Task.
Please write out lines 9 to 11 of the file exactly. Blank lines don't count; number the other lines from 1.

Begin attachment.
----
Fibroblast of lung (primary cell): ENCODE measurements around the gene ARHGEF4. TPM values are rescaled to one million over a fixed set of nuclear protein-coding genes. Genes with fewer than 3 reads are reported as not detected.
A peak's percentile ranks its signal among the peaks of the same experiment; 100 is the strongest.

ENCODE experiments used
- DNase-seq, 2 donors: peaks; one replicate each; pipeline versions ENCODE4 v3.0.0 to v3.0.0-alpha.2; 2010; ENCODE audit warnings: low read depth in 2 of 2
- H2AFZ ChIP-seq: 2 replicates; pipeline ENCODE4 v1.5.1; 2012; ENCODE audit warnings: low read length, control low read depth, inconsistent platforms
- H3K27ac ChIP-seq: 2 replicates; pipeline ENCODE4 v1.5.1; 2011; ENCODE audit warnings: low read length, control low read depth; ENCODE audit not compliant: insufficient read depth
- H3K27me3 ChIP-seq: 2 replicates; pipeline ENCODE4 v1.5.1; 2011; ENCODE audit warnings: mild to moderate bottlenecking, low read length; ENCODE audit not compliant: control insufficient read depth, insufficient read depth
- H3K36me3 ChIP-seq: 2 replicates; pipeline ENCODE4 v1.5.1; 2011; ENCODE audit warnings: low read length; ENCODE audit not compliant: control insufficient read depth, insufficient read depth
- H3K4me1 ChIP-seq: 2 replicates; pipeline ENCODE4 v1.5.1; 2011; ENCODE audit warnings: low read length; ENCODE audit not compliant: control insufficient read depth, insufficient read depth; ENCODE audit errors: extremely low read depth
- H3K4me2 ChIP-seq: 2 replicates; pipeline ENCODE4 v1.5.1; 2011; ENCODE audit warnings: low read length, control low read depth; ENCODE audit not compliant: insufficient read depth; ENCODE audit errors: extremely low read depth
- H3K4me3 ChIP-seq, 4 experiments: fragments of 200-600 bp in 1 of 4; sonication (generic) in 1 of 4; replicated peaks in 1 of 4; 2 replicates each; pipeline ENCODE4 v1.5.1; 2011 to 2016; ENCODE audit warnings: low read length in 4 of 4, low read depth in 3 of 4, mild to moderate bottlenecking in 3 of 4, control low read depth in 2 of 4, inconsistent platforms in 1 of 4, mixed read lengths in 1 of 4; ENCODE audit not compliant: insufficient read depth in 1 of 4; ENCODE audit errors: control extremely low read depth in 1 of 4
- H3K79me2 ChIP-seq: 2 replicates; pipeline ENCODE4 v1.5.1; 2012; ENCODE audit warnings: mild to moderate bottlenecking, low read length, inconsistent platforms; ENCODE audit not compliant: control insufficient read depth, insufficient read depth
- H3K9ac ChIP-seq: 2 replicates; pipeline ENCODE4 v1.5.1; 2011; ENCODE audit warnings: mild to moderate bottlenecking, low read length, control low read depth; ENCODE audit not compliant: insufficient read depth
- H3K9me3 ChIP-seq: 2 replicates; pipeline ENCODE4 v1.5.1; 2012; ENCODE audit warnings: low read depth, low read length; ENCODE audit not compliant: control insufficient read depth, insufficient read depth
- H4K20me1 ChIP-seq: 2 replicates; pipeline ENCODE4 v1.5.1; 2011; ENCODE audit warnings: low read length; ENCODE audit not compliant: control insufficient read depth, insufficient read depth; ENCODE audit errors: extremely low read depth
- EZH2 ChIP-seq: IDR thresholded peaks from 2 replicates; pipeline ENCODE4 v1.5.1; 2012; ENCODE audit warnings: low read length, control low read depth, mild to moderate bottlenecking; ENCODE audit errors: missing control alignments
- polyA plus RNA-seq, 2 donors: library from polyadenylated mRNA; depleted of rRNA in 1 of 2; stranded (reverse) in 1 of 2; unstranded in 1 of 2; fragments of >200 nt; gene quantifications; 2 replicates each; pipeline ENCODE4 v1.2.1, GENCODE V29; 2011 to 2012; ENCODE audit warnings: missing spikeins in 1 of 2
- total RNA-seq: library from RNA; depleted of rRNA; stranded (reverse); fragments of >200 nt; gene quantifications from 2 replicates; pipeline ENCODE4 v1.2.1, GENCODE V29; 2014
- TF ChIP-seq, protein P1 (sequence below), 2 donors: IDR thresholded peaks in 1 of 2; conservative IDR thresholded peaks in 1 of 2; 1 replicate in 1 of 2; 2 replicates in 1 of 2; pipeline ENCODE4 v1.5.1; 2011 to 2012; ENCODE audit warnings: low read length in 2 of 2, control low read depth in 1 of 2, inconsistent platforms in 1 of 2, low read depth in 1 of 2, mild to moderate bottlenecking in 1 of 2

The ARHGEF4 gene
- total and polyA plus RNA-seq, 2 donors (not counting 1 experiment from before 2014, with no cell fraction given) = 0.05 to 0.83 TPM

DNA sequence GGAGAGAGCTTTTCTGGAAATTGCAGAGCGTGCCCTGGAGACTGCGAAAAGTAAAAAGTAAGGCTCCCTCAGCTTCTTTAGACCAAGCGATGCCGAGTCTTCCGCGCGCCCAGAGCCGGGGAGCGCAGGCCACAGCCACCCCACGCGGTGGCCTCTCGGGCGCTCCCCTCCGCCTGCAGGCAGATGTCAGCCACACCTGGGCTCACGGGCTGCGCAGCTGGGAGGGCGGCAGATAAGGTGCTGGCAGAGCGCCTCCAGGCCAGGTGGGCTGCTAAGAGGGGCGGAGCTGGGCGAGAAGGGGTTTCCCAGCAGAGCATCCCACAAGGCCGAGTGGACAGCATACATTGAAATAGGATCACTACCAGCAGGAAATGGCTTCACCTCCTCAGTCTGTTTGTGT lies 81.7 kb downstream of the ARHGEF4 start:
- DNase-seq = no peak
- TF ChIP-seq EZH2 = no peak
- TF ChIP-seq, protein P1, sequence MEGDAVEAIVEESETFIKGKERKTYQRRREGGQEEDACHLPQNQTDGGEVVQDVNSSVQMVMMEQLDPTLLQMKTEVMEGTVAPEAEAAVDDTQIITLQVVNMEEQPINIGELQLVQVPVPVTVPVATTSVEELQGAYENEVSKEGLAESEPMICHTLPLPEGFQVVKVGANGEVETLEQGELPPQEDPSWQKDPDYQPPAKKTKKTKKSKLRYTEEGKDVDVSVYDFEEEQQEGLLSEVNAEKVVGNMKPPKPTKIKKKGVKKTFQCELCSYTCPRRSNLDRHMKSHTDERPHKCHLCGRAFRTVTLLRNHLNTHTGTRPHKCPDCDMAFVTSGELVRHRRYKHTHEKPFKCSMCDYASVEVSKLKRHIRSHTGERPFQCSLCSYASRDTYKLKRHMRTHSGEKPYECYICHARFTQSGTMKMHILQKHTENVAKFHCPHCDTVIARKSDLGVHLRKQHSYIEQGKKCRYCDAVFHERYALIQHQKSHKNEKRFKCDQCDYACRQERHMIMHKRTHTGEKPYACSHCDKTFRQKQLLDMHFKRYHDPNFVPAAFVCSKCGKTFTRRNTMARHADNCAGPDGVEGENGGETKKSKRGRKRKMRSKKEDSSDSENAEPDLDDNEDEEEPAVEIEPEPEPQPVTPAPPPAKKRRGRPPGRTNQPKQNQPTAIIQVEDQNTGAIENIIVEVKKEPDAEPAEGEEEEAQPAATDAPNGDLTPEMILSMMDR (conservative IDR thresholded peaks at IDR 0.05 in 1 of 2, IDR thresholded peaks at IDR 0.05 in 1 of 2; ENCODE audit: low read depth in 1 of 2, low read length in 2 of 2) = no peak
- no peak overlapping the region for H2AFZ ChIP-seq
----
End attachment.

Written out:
- H3K4me1 ChIP-seq: 2 replicates; pipeline ENCODE4 v1.5.1; 2011; ENCODE audit warnings: low read length; ENCODE audit not compliant: control insufficient read depth, insufficient read depth; ENCODE audit errors: extremely low read depth
- H3K4me2 ChIP-seq: 2 replicates; pipeline ENCODE4 v1.5.1; 2011; ENCODE audit warnings: low read length, control low read depth; ENCODE audit not compliant: insufficient read depth; ENCODE audit errors: extremely low read depth
- H3K4me3 ChIP-seq, 4 experiments: fragments of 200-600 bp in 1 of 4; sonication (generic) in 1 of 4; replicated peaks in 1 of 4; 2 replicates each; pipeline ENCODE4 v1.5.1; 2011 to 2016; ENCODE audit warnings: low read length in 4 of 4, low read depth in 3 of 4, mild to moderate bottlenecking in 3 of 4, control low read depth in 2 of 4, inconsistent platforms in 1 of 4, mixed read lengths in 1 of 4; ENCODE audit not compliant: insufficient read depth in 1 of 4; ENCODE audit errors: control extremely low read depth in 1 of 4